- The Washington Times - Sunday, March 9, 2003

China's annual two-week meeting of its parliament, the National People's Congress, convened last week in Beijing to rubber-stamp governmental changes that Chinese Communist Party (CCP) leaders arranged before November's Party Congress. At that time, it was clear that the omnipotent CCP and China's subservient government would be undergoing their largest leadership changeovers since the late Deng Xiaoping consolidated his power in the aftermath of the tumult that followed the 1976 death of Mao Zedong. However, just as Deng achieved his status as China's paramount leader by securing the chairmanships of the party and state Central Military Commissions (CMC), today it is equally clear that outgoing president and former party chief Jiang Zemin will remain China's paramount leader by retaining his chairmanships of the CMCs as well.
Like his CMC predecessors, Mr. Jiang serves as the de facto supreme commander of China's 2.5 million-member military. Make no mistake about it: In the political dictatorship that is communist China, that counts for a lot, especially in the aftermath of the 1989 Tiananmen Square massacre, which precipitated Mr. Jiang's rise to power.
After replacing the 76-year-old Mr. Jiang as the party's general-secretary in November, 60-year-old Hu Jintao will repeat the feat at the governmental level when he replaces Mr. Jiang as president at the end of the Congress' session. Interestingly, despite all the power Mr. Jiang was able to accumulate since Deng brought him to Beijing in 1989 from Shanghai, it was Deng (who died six years ago) who hand-picked Mr. Hu to be Mr. Jiang's successor as party chief and president. Unable to block Mr. Hu's Deng-generated momentum, Mr. Jiang accomplished the next best thing: Before relinquishing his role as party chief, Mr. Jiang packed the party's ruling Standing Committee of the Politburo with his allies. Mr. Jiang even managed to amend the party's constitution to incorporate his crackpot "Three Represents" theory, mimicking the earlier constitutional enshrinement of the "Deng Xiaoping Theory" of socialism and "Mao Zedong Thought."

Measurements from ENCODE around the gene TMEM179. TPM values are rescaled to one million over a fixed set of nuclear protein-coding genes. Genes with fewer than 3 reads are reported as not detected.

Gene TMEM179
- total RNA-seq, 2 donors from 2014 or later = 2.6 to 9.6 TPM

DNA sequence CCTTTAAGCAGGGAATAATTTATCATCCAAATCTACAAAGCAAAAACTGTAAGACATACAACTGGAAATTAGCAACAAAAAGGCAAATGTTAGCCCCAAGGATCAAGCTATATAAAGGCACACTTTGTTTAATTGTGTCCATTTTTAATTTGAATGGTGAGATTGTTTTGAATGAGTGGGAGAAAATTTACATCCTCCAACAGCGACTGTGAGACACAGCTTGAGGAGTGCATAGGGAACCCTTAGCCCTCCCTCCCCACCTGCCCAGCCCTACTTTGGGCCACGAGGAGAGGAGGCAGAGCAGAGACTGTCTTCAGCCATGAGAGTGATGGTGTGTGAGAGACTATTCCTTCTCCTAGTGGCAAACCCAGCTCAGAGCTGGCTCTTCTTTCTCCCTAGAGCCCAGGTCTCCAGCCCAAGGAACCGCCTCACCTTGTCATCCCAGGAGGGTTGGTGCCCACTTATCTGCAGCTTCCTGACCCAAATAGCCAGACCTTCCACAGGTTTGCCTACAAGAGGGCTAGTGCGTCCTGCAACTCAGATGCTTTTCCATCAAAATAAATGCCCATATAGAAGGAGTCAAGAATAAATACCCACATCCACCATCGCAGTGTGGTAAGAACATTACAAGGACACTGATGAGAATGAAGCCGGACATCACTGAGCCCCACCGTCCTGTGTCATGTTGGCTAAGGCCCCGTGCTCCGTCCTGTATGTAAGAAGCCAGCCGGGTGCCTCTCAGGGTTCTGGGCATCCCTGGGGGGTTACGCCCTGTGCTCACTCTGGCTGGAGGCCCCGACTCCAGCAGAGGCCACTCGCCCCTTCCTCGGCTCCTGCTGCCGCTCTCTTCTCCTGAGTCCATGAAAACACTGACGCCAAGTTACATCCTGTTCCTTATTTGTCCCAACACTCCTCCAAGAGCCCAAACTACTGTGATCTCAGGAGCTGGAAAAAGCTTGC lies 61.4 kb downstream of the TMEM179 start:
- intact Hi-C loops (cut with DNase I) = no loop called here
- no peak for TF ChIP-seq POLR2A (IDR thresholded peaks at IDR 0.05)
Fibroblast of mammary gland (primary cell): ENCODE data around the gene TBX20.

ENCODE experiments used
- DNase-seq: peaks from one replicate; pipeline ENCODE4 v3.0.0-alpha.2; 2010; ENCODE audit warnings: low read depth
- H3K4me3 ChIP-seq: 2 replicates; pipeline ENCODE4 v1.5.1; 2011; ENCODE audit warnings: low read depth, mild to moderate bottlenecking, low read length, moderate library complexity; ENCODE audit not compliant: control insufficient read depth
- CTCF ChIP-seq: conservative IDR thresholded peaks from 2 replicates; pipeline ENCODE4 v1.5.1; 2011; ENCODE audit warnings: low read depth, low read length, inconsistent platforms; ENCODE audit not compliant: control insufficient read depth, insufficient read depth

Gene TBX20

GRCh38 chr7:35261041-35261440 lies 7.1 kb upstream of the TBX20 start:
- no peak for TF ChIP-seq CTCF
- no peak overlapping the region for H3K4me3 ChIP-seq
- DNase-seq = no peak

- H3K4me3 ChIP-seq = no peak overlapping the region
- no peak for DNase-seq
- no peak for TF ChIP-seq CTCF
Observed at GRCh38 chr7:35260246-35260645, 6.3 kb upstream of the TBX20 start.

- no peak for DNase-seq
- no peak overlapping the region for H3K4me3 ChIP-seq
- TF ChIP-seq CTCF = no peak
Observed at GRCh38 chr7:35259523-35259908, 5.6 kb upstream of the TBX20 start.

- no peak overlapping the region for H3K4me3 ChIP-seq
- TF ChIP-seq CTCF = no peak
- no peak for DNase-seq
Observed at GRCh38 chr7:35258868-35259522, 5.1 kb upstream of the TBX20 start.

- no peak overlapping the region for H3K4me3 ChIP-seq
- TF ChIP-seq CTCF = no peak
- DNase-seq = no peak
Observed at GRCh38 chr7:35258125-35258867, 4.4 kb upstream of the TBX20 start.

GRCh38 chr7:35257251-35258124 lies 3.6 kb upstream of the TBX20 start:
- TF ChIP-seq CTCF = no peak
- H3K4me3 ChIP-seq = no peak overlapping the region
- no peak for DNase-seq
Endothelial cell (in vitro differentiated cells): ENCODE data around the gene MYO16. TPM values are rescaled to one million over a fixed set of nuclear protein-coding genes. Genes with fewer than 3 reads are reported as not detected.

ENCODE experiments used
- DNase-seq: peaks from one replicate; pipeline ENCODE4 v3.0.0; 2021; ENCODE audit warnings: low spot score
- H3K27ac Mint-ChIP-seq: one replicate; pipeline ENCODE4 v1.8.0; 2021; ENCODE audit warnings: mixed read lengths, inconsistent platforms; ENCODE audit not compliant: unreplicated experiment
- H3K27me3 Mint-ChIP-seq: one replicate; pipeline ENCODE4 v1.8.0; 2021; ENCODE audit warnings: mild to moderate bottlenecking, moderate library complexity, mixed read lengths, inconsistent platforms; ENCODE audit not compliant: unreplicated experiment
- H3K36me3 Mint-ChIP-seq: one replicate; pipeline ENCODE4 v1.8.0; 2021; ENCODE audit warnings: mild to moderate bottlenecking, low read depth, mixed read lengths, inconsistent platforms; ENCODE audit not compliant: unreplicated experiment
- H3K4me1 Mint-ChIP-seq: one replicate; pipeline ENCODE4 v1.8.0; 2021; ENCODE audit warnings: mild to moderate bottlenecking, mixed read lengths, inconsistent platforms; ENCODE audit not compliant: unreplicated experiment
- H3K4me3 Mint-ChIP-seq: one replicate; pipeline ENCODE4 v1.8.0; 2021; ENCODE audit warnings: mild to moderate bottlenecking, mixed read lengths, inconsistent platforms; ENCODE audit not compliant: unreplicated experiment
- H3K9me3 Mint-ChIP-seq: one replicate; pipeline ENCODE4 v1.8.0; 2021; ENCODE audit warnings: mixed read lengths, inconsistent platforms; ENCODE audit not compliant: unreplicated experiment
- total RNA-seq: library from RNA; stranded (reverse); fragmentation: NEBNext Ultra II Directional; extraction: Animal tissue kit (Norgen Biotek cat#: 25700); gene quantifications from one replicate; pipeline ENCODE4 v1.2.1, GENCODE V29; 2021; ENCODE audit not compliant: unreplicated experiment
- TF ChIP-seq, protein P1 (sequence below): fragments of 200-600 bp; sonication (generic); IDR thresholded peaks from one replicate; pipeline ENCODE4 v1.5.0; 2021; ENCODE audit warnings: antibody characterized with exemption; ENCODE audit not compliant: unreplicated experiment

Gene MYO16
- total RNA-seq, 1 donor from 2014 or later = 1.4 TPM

Other changes are also in the works. Wen Jiabao, a longtime protege of outgoing Prime Minister Zhu Rongji and an ally of Mr. Jiang, will likely succeed Mr. Zhu. Li Peng, the hard-line prime minister during the People's Liberation Army's murderous assault upon the student demonstrators in Tiananmen in June 1989, later became chairman of the National People's Congress. Mr. Li will also be replaced at this session.
If the not-too-distant past is any guide and it surely is efforts by Mr. Hu to consolidate his power or to embark on a program of major political reform will undoubtedly be met with strong-armed resistance by Mr. Jiang and his well-placed allies. Coupled with Mr. Hu's ascension to party chief, Mr. Jiang's retention of his position as supreme commander of the armed forces marks the first time since the late 1980s that the Communist Party split those roles. Then, Zhao Ziyang was party chief, having replaced the liberal Hu Yaobang, whom Deng purged in early 1987. (Hu Yaobang was accused of committing "mistakes on major issues of political principles.")
It was Hu's death in April 1989 that initiated the student protests in Tiananmen Square, where they erected a 100-foot replica of the Statue of Liberty. Those protests led to a hunger strike and demands for the resignations of Messrs. Deng and Li. The students ended their hunger strike at the request of Mr. Zhao, whom party hard-liners rightly suspected of harboring sympathy for the students' demands for Soviet-style glasnost. Martial law was declared, and 300,000 soldiers descended on Beijing for the armed assault in early June.
Because Mr. Zhao balked at using the armed forces against the students, Deng removed him from all his party posts; put him under house arrest; and accused him of conspiracy to overthrow the Communist Party, which he led. Deng then brought in Messrs. Jiang and Zhu from Shanghai.
In November 1989, Deng resigned from the chairmanship of the party's Central Military Commission and he left the largely ceremonial role as head of the state's CMC. Mr. Jiang succeeded him in both positions, becoming only the fourth chairman of the CMCs.
It appears that Mr. Jiang intends to remain in those positions for the foreseeable future. From his powerful perch as the leader of the armed forces, he will no doubt keep a close watch on Hu Jintao, whose recollection of the political fates of Hu Yaobang and Mr. Zhao will likely serve as a formidable brake on any instincts that he might have for major political reform. Even if Mr. Jiang relinquishes his CMC posts, it would still be possible as Deng demonstrated during the first half of the 1990s for him to exercise much power without any official title.
As the transfer of power continues to follow a Machiavellian path, Chinese communism endures, continuing to deny basic human and political rights to 1.2 billion people.

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